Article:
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Research Papers

Bayesian Uncertainty Integration for Model Calibration, Validation, and Prediction

[+] Author and Article Information
Joshua Mullins

Department of Civil and
Environmental Engineering,
Vanderbilt University,
Nashville, TN 37235
e-mail: joshua.g.mullins@vanderbilt.edu

Sankaran Mahadevan

Department of Civil and
Environmental Engineering,
Vanderbilt University,
Nashville, TN 37235

Manuscript received February 25, 2015; final manuscript received December 22, 2015; published online February 19, 2016. Guest Editor: Kenneth Hu.

J. Verif. Valid. Uncert 1(1), 011006 (Feb 19, 2016) (10 pages) Paper No: VVUQ-15-1014; doi: 10.1115/1.4032371 History: Received February 25, 2015; Revised December 22, 2015

This paper proposes a comprehensive approach to prediction under uncertainty by application to the Sandia National Laboratories verification and validation challenge problem. In this problem, legacy data and experimental measurements of different levels of fidelity and complexity (e.g., coupon tests, material and fluid characterizations, and full system tests/measurements) compose a hierarchy of information where fewer observations are available at higher levels of system complexity. This paper applies a Bayesian methodology in order to incorporate information at different levels of the hierarchy and include the impact of sparse data in the prediction uncertainty for the system of interest. Since separation of aleatory and epistemic uncertainty sources is a pervasive issue in calibration and validation, maintaining this separation in order to perform these activities correctly is the primary focus of this paper. Toward this goal, a Johnson distribution family approach to calibration is proposed in order to enable epistemic and aleatory uncertainty to be separated in the posterior parameter distributions. The model reliability metric approach to validation is then applied, and a novel method of handling combined aleatory and epistemic uncertainty is introduced. The quality of the validation assessment is used to modify the parameter uncertainty and add conservatism to the prediction of interest. Finally, this prediction with its associated uncertainty is used to assess system-level reliability (a prediction goal for the challenge problem).

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Figures

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Fig. 1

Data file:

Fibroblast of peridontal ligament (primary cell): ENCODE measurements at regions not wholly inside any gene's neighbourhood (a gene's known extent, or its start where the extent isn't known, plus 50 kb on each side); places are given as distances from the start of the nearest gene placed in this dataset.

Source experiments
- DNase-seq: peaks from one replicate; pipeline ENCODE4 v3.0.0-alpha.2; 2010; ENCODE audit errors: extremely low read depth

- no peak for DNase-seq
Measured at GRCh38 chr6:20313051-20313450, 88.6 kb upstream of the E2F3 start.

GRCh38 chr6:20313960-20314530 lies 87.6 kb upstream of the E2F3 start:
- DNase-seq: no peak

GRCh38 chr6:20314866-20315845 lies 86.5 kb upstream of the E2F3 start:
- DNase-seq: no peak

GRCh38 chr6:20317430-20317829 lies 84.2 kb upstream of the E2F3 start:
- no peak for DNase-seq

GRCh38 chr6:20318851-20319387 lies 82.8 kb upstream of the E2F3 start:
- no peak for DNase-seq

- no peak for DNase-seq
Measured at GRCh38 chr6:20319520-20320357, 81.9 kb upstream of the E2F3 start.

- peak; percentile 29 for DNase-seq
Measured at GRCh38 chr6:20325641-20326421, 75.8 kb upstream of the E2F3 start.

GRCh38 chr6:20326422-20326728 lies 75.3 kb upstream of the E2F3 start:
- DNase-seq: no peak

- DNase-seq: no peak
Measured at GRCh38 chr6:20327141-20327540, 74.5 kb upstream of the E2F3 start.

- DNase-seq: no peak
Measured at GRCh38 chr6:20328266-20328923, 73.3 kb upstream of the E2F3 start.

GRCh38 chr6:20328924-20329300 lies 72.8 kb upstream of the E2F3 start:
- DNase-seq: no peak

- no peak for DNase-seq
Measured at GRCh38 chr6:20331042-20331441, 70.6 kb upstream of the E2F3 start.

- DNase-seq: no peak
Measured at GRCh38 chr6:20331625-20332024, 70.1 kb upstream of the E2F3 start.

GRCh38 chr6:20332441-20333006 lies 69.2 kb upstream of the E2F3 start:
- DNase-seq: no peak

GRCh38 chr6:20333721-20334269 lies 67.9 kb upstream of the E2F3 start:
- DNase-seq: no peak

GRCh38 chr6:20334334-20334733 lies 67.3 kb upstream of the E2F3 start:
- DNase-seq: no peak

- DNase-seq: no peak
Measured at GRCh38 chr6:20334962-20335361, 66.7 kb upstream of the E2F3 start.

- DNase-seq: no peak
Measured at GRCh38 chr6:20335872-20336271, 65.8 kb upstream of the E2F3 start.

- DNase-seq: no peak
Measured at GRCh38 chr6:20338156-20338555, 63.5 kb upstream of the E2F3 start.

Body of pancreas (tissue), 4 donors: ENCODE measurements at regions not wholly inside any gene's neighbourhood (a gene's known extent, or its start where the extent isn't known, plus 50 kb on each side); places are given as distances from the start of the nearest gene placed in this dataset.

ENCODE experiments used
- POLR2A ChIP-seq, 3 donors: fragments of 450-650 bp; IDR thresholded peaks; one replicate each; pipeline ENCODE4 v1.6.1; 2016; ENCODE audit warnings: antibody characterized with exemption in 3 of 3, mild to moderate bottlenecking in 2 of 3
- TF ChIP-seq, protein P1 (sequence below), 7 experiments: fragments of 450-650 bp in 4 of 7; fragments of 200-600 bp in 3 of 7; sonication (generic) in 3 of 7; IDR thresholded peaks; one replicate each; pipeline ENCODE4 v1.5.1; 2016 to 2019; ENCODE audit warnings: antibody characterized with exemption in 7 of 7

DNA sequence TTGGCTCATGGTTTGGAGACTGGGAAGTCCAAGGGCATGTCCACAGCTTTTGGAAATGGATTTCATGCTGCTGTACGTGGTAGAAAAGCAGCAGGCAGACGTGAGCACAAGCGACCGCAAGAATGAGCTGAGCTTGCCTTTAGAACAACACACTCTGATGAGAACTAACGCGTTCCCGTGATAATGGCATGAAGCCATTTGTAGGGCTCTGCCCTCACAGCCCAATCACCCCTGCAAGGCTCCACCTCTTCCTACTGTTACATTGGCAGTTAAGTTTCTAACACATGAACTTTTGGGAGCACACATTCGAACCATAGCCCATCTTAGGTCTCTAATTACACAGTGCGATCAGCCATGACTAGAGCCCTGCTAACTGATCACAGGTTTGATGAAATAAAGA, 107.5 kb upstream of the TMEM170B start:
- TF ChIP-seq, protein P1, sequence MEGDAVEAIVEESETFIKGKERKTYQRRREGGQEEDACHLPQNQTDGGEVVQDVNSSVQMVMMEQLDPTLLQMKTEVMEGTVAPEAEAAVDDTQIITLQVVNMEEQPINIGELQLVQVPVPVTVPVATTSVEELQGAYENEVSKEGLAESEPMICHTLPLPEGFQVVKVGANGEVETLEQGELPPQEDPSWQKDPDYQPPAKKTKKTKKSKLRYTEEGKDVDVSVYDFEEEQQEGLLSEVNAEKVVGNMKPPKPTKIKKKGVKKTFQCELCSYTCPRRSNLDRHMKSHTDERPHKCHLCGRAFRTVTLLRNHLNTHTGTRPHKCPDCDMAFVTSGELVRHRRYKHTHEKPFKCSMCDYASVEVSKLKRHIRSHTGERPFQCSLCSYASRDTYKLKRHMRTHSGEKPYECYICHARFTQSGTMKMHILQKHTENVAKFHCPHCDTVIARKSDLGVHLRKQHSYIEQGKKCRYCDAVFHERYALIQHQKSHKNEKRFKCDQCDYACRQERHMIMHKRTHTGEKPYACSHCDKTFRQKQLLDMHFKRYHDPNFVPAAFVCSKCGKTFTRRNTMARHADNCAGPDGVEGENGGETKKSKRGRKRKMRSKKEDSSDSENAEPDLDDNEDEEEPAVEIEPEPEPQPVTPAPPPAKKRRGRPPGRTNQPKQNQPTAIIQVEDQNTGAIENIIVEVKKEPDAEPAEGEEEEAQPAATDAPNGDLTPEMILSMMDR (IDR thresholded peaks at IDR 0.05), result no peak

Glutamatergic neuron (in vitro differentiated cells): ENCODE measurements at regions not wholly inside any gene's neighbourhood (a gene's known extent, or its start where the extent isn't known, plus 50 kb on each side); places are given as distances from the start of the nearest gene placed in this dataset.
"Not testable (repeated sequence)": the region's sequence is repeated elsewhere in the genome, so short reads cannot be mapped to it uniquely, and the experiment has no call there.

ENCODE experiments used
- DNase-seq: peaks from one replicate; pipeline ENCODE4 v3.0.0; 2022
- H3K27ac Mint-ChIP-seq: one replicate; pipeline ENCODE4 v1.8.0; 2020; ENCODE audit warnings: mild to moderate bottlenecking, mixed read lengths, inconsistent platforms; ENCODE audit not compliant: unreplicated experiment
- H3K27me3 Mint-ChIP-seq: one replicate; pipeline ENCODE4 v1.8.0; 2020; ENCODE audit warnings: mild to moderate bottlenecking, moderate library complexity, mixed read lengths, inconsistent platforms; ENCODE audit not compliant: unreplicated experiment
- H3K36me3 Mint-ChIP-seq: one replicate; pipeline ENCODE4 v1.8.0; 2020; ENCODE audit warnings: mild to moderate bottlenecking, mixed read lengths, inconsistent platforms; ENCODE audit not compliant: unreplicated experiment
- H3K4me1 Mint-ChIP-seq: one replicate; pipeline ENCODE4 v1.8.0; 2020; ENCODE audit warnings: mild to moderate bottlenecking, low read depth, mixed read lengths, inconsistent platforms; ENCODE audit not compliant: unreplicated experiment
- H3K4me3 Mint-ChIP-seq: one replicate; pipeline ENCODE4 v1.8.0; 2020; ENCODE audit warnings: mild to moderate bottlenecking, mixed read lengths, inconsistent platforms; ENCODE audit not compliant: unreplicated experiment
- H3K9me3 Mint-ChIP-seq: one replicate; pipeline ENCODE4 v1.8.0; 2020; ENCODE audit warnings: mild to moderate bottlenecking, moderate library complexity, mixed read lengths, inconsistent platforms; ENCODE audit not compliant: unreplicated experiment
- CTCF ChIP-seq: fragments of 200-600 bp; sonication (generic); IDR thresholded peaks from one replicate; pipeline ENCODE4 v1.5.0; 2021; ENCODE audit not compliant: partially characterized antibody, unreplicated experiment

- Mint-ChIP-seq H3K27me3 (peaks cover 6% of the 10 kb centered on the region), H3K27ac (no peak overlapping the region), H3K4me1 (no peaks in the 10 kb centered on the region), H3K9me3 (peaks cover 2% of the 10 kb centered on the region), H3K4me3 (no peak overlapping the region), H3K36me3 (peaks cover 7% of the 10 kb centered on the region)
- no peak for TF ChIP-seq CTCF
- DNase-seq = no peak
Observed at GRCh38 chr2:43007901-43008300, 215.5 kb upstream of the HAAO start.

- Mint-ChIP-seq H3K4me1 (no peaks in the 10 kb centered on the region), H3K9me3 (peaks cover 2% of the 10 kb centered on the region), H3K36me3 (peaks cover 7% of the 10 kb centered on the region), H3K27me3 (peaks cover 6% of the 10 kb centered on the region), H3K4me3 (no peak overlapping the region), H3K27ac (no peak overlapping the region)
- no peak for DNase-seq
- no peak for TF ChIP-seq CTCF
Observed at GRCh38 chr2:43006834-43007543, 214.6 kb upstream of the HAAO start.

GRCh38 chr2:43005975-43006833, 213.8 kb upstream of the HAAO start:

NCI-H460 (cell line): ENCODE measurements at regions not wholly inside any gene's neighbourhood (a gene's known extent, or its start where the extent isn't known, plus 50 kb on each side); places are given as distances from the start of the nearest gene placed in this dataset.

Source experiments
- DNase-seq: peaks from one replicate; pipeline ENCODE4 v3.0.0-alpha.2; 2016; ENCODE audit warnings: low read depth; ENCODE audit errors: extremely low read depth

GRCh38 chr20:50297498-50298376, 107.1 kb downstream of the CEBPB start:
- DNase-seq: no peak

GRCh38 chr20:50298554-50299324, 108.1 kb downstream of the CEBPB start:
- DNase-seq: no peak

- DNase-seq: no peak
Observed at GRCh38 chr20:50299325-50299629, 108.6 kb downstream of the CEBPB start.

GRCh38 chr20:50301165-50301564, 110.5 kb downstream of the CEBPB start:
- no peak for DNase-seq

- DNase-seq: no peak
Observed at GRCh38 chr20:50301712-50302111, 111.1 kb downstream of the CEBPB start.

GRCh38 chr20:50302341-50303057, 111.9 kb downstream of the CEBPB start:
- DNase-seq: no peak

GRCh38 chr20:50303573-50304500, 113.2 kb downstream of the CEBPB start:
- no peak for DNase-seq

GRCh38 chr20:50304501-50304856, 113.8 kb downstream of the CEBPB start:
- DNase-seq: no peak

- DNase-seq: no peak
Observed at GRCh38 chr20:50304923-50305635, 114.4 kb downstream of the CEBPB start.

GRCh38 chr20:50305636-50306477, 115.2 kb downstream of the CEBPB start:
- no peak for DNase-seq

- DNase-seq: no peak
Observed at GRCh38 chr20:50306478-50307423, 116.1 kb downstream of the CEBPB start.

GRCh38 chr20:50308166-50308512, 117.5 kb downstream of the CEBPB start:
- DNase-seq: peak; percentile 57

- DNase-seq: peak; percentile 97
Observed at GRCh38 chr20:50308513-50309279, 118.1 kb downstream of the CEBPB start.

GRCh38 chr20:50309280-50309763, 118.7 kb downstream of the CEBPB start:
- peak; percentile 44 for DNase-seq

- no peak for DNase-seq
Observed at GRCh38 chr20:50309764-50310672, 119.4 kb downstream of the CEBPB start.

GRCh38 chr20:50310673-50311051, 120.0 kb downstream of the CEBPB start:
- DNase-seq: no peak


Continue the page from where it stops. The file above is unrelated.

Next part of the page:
Combined aleatory and epistemic uncertainty represented as a family of distributions and as an unconditional density

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Fig. 2

For ϵ=2, the model reliability for the closely matching distributions Yd and Ym (r=0.86) is lower than for the deterministic observation with no measurement noise and the same distribution of Ym (r=0.95) because the probability of large bias between the uncertain deterministic prediction and observation is greater when there is more uncertainty

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Fig. 3

Idealized diagram of the tanks [28]

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Fig. 4

Diagram of workflow and data usage for the proposed solution strategy

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Fig. 5

Results of model parameter calibration

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Fig. 6

Sample computations of model reliability in the presence of combined aleatory and epistemic uncertainty. For this particular tank prediction, r=0 for X=0 and ψ=30 (left) and r=0.98 for X=0 and ψ=90 (right).

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Fig. 7

Spatial variation of model reliability averaged across four tank predictions

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Fig. 8

Expansion of parameter uncertainty to account for model form error and insufficient variability information

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Fig. 9

Reliability assessment based on the distributions of maximum predicted stress and material yield stress

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